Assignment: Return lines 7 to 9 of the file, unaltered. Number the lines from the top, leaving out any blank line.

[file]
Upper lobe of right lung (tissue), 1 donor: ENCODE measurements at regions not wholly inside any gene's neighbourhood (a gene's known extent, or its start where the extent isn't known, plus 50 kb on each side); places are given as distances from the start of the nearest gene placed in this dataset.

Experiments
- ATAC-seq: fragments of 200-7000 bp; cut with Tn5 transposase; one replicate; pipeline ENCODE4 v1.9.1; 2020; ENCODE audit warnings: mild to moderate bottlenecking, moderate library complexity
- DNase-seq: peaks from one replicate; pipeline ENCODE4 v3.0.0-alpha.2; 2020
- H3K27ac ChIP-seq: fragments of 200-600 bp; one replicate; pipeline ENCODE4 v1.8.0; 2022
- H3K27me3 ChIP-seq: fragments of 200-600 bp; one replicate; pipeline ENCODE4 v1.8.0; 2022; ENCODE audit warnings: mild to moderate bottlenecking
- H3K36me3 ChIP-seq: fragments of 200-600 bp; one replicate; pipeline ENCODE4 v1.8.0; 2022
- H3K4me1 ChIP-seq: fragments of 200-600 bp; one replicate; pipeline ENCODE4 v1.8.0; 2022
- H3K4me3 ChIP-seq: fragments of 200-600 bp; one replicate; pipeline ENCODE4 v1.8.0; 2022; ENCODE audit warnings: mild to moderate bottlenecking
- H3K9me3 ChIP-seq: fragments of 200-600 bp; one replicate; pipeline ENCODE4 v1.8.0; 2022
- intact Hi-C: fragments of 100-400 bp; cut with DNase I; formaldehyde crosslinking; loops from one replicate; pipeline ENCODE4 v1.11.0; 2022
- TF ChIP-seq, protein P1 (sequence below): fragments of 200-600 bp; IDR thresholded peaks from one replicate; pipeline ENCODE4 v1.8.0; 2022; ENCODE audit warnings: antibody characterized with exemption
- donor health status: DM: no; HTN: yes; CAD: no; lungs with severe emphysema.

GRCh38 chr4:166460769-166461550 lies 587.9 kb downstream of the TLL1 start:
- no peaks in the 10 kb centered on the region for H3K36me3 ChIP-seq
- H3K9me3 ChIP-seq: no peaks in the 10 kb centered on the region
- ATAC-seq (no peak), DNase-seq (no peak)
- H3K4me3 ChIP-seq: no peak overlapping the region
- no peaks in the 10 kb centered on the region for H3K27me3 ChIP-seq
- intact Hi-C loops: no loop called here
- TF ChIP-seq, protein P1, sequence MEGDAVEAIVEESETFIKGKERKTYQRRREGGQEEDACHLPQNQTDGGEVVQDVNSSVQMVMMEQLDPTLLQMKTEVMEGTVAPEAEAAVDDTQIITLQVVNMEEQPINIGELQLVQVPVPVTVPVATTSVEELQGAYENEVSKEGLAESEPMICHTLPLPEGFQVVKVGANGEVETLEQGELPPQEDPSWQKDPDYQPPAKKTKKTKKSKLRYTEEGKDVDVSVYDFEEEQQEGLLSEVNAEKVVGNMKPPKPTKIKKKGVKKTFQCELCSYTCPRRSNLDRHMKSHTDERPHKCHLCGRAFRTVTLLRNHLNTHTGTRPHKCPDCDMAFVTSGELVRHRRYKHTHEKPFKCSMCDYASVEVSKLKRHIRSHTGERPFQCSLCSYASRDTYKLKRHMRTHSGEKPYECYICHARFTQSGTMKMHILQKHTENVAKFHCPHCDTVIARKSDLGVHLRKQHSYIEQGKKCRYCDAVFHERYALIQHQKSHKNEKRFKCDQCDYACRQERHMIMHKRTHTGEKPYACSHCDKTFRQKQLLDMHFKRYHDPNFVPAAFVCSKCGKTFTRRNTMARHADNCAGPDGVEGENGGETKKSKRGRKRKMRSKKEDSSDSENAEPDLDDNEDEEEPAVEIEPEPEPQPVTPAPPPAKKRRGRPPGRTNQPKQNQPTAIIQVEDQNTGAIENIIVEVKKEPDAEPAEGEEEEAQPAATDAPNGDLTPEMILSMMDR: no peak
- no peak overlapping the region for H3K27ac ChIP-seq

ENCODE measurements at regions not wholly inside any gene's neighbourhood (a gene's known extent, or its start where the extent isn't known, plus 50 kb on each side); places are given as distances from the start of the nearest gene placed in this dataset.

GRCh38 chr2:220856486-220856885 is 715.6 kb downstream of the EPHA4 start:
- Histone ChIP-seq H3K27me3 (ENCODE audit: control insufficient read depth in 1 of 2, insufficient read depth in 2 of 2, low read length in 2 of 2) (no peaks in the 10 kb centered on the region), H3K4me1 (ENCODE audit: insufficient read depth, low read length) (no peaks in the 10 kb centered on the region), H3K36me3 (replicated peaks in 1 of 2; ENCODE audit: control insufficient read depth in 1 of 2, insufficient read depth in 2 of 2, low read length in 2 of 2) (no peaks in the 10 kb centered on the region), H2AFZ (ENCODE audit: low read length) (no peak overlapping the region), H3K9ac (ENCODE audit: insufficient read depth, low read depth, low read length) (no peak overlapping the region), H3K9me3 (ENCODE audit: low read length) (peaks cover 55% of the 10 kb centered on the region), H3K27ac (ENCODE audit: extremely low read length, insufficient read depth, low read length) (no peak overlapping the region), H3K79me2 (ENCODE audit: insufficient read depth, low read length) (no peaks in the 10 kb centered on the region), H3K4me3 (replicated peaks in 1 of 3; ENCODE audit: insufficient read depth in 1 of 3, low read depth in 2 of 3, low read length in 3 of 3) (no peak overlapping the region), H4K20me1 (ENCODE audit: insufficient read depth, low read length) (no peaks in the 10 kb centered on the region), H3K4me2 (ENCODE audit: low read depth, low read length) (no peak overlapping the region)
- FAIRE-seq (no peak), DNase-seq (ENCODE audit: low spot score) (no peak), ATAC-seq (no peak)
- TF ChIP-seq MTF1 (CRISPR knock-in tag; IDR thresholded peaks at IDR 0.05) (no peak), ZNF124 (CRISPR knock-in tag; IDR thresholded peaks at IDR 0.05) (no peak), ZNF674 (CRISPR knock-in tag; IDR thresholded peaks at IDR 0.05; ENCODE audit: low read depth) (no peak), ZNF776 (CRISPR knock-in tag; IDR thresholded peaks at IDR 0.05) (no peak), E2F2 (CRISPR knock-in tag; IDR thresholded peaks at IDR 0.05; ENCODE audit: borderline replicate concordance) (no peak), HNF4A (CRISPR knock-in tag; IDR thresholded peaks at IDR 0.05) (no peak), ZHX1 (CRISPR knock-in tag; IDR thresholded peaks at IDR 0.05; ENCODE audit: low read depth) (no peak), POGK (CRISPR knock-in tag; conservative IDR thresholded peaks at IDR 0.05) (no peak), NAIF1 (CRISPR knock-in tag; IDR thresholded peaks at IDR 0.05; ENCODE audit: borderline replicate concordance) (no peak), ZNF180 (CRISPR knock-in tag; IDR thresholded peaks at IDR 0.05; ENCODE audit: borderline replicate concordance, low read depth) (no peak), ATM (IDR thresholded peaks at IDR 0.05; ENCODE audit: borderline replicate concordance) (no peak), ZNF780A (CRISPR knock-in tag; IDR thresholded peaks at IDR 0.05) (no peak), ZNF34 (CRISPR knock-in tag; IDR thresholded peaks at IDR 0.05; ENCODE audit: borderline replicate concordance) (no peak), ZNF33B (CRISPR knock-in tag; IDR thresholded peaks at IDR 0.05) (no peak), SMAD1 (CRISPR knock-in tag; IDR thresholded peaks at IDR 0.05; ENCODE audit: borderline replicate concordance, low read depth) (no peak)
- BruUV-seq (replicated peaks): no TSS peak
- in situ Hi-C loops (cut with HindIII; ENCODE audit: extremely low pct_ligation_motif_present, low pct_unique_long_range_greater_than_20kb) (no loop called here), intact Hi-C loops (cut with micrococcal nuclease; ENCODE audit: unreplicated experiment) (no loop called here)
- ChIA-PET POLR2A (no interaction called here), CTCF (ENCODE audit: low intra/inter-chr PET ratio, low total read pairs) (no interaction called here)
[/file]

- H3K36me3 ChIP-seq: fragments of 200-600 bp; one replicate; pipeline ENCODE4 v1.8.0; 2022
- H3K4me1 ChIP-seq: fragments of 200-600 bp; one replicate; pipeline ENCODE4 v1.8.0; 2022
- H3K4me3 ChIP-seq: fragments of 200-600 bp; one replicate; pipeline ENCODE4 v1.8.0; 2022; ENCODE audit warnings: mild to moderate bottlenecking